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Prop A 'Justice Charter' defeated in landslide in San Antonio’s municipal election

Josh Peck
Texas Public Radio
San Antonio Police Officer Association President Danny Diaz speaking at a press conference advocating against Prop A in April.

San Antonio’s Proposition A was rejected by voters in the municipal election on Saturday, with nearly three-quarters of voters casting their ballots against the initiative.

The hotly debated city charter amendment sought to decriminalize abortion and low level marijuana possession, codify and expand cite-and-release, ban no-knock warrants and police chokeholds, and appoint a city justice director to oversee criminal justice-related policies.

Prop A was vocally opposed by the business community, police union, and a majority of city council in the months before the election.

Dave Petersen, the interim president and CEO of the San Antonio Chamber of Commerce, strongly opposed Prop A.

“It was very clear that this would have prohibited the police from being able to continue to ensure that we live in a city that we know and love of San Antonio, and not San Francisco, Portland and other places that have had measures like this that have really just backfired on the community,” Petersen said.

Founder and executive director of ACT 4 SA Ananda Tomas announces the new San Antonio Justice Charter in front of community supporters on the steps of City Hall.
Josh Peck
Ananda Tomas, founder and executive director of ACT 4 SA, announces the new San Antonio Justice Charter.

Opponents like Petersen said the city charter amendment was too broad, would hurt small businesses, and increase crime.

Prop A’s opponents also pointed to comments from the city attorney, who has said most of the proposition violated state law and would have been unenforceable even if it had passed.

Ananda Tomas, executive director of ACT4SA and the lead organizer for Prop A, reflected on what comes next after Prop A’s defeat.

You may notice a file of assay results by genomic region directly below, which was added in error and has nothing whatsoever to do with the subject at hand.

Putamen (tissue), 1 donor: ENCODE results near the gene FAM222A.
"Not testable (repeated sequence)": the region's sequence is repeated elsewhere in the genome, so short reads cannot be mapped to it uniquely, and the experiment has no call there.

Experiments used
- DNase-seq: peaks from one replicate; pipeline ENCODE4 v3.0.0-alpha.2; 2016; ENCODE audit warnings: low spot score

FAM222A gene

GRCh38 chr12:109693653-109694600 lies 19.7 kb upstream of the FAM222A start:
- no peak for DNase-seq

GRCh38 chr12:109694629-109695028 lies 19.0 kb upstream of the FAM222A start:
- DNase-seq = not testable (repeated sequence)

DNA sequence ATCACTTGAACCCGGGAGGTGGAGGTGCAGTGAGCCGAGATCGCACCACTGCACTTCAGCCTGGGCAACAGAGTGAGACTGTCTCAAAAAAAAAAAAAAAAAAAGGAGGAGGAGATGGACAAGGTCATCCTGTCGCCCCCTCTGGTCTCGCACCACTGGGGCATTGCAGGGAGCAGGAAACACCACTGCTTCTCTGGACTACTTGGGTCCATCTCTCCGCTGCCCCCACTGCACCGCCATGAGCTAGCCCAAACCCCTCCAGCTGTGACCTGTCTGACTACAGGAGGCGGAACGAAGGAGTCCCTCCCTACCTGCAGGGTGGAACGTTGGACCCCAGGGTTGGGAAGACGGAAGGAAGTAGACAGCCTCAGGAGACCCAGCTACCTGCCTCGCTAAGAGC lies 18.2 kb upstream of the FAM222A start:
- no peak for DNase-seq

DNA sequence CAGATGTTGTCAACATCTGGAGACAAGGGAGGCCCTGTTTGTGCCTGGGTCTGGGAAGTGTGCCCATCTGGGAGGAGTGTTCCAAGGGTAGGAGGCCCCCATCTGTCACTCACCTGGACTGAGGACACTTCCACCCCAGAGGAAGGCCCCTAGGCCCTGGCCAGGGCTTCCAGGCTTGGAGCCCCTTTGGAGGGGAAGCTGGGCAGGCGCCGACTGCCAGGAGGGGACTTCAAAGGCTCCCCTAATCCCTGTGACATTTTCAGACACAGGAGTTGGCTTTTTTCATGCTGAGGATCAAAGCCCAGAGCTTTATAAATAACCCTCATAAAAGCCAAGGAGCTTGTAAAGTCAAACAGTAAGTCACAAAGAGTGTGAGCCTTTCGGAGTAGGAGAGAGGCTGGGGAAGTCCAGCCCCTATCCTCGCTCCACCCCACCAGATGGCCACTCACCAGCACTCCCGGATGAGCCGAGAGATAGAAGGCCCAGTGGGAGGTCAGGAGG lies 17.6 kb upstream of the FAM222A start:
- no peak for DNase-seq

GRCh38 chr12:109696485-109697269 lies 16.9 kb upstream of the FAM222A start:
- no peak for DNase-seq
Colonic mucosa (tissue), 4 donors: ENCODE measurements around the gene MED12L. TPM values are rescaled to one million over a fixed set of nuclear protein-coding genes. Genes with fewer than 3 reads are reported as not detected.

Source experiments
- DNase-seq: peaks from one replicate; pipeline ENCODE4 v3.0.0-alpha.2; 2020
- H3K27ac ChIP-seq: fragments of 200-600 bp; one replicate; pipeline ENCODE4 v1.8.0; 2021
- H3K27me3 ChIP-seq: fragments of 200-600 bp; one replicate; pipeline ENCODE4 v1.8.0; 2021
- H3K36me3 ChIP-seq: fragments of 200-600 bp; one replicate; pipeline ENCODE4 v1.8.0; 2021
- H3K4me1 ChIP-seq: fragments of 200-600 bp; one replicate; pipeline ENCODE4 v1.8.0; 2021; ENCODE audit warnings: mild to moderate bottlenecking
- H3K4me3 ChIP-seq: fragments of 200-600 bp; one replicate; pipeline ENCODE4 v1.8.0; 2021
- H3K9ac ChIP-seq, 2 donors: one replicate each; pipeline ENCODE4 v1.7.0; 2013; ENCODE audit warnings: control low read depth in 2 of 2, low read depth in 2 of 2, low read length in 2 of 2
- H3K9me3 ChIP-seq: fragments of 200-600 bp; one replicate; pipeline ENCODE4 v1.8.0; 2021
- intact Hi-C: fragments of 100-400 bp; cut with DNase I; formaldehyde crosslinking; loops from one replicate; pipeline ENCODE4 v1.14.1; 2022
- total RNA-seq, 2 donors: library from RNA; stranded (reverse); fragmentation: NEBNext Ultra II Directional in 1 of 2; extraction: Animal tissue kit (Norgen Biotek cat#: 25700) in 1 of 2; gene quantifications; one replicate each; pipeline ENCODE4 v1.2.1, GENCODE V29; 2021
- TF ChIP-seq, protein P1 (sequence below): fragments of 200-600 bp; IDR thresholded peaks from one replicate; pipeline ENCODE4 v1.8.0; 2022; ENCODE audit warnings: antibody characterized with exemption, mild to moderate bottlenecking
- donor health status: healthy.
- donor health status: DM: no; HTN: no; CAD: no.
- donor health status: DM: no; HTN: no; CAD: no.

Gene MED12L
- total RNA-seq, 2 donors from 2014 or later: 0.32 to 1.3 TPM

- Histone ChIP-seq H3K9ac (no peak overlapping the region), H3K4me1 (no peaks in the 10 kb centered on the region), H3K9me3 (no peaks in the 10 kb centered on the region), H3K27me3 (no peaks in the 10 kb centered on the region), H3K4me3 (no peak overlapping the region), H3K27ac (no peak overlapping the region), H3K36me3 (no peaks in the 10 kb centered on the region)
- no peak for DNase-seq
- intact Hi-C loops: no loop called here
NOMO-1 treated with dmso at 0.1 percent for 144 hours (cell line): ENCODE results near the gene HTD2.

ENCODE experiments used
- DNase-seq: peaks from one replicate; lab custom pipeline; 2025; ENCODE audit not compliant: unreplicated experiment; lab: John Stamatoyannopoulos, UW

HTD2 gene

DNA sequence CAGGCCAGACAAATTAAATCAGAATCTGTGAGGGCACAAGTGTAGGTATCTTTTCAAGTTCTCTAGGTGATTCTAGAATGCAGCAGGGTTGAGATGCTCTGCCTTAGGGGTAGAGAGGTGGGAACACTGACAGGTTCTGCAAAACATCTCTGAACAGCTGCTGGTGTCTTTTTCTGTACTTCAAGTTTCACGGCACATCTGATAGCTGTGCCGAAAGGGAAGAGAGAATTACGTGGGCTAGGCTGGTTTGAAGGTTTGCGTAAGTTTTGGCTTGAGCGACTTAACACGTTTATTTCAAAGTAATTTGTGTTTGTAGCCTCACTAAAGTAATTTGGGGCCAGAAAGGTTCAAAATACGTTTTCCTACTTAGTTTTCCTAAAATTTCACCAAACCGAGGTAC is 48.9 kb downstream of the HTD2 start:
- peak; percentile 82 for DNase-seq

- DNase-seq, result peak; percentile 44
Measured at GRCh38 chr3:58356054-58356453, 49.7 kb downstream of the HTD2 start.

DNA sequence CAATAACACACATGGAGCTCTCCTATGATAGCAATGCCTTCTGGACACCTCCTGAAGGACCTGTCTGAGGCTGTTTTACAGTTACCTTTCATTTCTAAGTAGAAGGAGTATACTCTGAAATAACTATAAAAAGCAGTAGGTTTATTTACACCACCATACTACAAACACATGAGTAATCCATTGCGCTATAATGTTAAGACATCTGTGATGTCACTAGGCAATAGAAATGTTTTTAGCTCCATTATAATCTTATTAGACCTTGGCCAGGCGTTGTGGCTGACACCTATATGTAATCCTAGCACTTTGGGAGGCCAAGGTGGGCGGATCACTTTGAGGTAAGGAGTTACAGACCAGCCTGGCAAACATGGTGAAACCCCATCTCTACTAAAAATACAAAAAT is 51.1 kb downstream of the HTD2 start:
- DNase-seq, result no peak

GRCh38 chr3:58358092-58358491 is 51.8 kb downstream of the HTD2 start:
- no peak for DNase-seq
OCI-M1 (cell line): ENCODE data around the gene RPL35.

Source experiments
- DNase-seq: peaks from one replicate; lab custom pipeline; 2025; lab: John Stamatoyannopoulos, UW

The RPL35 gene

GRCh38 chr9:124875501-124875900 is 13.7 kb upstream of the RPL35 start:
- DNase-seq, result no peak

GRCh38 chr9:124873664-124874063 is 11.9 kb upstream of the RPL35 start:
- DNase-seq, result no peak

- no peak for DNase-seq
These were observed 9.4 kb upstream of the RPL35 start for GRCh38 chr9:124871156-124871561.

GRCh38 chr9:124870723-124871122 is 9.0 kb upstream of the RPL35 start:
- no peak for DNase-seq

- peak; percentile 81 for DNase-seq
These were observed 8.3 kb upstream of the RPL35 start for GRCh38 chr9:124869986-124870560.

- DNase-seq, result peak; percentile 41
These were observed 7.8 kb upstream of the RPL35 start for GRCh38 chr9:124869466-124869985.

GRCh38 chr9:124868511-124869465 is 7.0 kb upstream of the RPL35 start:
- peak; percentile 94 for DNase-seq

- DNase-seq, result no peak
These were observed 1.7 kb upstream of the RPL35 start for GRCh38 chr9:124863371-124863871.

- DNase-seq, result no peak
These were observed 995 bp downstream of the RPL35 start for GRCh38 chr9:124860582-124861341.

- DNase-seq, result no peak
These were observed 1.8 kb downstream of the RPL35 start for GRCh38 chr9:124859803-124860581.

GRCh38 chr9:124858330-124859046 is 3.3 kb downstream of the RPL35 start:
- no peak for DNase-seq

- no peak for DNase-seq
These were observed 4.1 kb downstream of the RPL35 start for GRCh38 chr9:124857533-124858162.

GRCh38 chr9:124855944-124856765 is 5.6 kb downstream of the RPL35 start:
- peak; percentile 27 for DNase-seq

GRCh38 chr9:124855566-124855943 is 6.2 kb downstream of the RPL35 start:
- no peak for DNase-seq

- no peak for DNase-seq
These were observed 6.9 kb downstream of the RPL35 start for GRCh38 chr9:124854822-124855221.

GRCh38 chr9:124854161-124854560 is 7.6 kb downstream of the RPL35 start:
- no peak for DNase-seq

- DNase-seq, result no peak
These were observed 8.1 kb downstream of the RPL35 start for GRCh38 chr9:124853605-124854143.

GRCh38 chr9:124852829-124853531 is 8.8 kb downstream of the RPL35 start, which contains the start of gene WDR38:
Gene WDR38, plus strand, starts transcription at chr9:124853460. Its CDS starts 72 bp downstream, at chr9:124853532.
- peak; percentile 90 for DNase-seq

“We’re always going to fight for our communities to have these conversations, to educate them, to fight for their rights,” Tomas said. “So you know, we’re going to take a bit of a break and a rest after a long hard campaign, but we’re going to be back out in the communities talking to them, asking what they want, fighting alongside them.”

Council incumbents Jalen McKee-Rodriguez, Phyllis Viagran, Adriana Rocha Garcia, Teri Castillo, Melissa Cabello Havrda, Manny Peláez, John Courage held on to their seats.

Prop A was placed on the ballot after organizers led by Tomas submitted over 20,000 petition signatures in favor of the ballot initiative in January. It was the first time voters in Texas had the opportunity to vote to decriminalize abortion since Roe v. Wade was overturned last June, which resulted in the collapse of abortion services in Texas.

For Petersen, the major defeat of Prop A indicated that voters were able to look beyond the most popular pieces of the charter amendment.

“We knew that when the community was educated on it, that they would understand that this wasn’t what they may have believed it to be around the decriminalization of marijuana and abortion, but that it really had some very very bad elements of it around not capturing individuals that are committing criminal activity,” he said.

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Josh Peck is the Technology & Entrepreneurship Reporter for Texas Public Radio.